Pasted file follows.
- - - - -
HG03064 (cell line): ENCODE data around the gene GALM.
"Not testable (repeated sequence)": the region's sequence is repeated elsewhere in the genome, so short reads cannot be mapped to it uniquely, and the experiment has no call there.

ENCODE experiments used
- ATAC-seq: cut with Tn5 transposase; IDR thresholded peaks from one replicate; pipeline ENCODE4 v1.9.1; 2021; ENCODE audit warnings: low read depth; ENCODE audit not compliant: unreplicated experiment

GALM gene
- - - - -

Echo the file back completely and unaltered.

HG03064 (cell line): ENCODE data around the gene GALM.
"Not testable (repeated sequence)": the region's sequence is repeated elsewhere in the genome, so short reads cannot be mapped to it uniquely, and the experiment has no call there.

ENCODE experiments used
- ATAC-seq: cut with Tn5 transposase; IDR thresholded peaks from one replicate; pipeline ENCODE4 v1.9.1; 2021; ENCODE audit warnings: low read depth; ENCODE audit not compliant: unreplicated experiment

GALM gene